"Having the loan at two lenders can add some additional paperwork and costs, but it isn't major," Moffitt says. And whether a homeowner opts for one mortgage or two, there are distinct advantages to having a mortgage."Unless an individual strongly dislikes holding debt, it can make sense for them to keep a mortgage even when one is not required, due to the tax deduction of interest, leverage - the opportunity to reinvest the mortgage proceeds and yield a higher return - and increased liquidity," says Sharon Appelman, a director of a financial planning and investment management firm in New York. If you're purchasing a second home, here are some financing issues to consider.

IF YOU CONSOLIDATE When combining mortgages, a homeowner needs to pay attention to whether they will go over the limit of a conforming loan. The limit for a conforming loan is $417,000 in most counties in the country - but it is $625,000 in more expensive markets such as New York and Los Angeles. If the two mortgages exceed the limits of a conforming loan, a homeowner will be required to get a jumbo loan. Historically, that has meant paying a higher interest rate, although in September rates on jumbo loans dipped below conforming loan rates and have so far remained lower, making jumbo loans more appealing than in the past. However, jumbo rates aren't always lower than traditional loans. As with any loan, the best rates depend on one's credit score and what your lender is offering. And because jumbo loans usually require a heftier down payment, sometimes as much as 30 percent, Moffitt says that might negate the advantage of a rate that is half or a full percentage lower than a traditional loan."Jumbo loans can be a little tighter on guidelines when it comes to things like credit score and debt ratio, so it's worth comparing to see if a buyer fits all options," Moffitt says. Borrowers typically need a credit score between 720 and 780 and a debt-to-income ratio of no more than 38 percent.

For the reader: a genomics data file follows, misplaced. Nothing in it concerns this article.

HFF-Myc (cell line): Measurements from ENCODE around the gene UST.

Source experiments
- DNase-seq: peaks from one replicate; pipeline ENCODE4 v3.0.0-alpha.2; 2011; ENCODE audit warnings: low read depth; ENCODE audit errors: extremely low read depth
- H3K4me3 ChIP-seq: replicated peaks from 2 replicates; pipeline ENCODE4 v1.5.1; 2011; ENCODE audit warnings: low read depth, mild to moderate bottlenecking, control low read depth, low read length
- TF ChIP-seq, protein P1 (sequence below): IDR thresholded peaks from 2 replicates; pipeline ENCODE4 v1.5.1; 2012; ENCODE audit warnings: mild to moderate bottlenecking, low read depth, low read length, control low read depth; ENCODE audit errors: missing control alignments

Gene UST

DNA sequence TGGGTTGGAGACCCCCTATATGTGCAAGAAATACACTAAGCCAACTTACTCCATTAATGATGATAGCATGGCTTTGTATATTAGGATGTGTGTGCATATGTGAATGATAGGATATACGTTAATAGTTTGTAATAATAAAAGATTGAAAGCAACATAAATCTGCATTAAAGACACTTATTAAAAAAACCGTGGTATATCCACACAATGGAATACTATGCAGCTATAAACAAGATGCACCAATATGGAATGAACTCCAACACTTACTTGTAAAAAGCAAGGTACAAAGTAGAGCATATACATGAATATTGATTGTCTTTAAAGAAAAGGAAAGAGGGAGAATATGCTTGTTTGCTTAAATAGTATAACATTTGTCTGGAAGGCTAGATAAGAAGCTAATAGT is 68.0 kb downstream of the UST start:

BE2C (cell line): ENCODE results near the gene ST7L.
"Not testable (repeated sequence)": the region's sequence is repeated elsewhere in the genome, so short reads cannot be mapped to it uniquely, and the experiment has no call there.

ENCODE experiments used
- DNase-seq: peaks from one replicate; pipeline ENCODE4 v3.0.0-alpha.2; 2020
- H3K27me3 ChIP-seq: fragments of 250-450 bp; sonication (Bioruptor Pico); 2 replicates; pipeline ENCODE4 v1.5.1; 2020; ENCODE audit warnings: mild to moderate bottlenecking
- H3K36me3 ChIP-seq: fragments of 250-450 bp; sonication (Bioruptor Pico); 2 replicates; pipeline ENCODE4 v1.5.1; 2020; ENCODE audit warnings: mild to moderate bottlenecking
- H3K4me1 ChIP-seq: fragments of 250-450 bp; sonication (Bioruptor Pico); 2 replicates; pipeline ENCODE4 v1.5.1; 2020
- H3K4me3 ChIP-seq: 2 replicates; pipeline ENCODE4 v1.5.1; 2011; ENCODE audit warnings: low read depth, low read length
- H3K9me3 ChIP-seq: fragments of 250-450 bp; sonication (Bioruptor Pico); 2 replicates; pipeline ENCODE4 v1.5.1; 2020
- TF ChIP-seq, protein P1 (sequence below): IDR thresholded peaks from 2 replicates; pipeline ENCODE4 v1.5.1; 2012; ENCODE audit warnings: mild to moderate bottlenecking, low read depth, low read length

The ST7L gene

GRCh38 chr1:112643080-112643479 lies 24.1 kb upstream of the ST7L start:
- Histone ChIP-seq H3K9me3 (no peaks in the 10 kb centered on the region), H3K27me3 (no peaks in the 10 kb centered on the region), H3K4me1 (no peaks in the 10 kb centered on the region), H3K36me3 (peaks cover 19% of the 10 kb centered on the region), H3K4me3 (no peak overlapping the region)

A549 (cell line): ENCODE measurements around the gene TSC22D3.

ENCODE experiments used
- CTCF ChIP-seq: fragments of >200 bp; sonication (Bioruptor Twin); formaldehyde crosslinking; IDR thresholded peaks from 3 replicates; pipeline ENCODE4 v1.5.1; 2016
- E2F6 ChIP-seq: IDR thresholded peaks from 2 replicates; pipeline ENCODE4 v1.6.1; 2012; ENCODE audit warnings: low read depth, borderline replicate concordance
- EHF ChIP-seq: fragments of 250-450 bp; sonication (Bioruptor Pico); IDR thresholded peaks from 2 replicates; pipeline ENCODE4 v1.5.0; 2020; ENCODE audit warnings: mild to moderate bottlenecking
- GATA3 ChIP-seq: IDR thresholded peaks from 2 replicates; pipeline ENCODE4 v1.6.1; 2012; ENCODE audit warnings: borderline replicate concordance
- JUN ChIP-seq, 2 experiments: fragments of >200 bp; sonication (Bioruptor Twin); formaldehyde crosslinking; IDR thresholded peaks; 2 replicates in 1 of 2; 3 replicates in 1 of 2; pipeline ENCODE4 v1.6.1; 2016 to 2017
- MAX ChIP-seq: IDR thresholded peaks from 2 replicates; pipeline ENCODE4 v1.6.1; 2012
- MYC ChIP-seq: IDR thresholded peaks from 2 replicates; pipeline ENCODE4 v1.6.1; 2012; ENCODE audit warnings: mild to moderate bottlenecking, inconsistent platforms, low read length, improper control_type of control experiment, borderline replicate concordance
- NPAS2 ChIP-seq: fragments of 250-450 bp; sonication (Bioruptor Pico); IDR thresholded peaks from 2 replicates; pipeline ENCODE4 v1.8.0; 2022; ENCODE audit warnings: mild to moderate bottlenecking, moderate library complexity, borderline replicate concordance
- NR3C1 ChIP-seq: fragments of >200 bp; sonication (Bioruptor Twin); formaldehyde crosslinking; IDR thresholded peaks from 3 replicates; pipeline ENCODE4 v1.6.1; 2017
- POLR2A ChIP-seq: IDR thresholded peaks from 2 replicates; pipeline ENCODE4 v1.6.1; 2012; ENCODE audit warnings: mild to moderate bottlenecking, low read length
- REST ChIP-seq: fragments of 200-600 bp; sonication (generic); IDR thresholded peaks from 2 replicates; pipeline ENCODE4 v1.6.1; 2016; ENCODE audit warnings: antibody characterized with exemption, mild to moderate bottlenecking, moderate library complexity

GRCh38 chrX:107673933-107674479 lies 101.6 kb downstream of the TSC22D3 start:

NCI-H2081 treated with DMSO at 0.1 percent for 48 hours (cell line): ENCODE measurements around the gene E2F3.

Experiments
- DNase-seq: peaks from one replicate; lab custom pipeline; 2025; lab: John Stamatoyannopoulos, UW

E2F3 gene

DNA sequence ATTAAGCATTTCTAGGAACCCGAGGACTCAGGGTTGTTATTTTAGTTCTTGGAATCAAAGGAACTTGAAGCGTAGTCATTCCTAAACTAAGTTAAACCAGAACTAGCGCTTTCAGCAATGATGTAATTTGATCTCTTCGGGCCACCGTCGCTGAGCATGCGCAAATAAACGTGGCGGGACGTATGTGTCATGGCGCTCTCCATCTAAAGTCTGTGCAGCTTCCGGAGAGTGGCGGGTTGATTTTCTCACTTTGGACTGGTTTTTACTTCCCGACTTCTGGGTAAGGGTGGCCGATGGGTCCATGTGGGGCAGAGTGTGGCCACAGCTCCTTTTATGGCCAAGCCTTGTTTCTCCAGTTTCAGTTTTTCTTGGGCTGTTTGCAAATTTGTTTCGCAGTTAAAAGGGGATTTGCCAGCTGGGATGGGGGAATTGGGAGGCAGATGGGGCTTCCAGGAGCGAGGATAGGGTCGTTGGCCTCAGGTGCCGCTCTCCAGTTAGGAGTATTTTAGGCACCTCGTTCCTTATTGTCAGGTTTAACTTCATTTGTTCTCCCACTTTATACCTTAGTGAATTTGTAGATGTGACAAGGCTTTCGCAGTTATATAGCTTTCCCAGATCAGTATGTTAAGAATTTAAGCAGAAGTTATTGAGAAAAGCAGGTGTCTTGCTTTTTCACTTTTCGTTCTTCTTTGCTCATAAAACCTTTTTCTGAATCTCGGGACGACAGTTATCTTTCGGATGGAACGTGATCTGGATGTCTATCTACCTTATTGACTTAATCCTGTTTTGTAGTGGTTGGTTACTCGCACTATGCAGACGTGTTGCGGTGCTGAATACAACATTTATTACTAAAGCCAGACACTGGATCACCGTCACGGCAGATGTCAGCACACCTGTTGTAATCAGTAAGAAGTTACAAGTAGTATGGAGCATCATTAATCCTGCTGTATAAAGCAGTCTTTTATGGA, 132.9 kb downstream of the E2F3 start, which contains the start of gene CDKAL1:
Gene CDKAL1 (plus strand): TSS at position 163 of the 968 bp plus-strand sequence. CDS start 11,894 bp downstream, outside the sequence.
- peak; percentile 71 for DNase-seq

A big benefit to consolidation is that it can make ownership of two homes a little more efficient. For instance, if rates drop in the future and you want to refinance, you only need to be concerned with getting approval from one mortgage lender instead of two. Consolidating loans has paid off well for the Gumbs. They refinanced the loan for their two homes in 2011, at 4.375 percent, and again in 2012, at 2.875 percent. As a result, they were able to spend $85,000 on the renovations for their second home. Helping to justify their investment in the second home: the value of the houses in their neighborhood is now $100,000 higher, says Gumbs. IF YOU HAVE TWO MORTGAGES There are reasons why maintaining two mortgages can work out well, says Appelman. You could get another home equity line of credit with your second home, but that's usually more difficult to do with a secondary residence. It's probably well worth it, however, if you can get a lender's approval."Some clients like to take one out but keep a zero balance as a contingency plan," Appelman says. Second homes are a little riskier than primary residences from a lender's perspective. "If someone runs into financial issues, they will typically default on the second property first," Moffitt says. And if you plan to use your second home to rent out, it's considered an investment property, which will make it more expensive to borrow. Expect to pay an interest rate that's a half-point to a point higher than you would for a primary residence.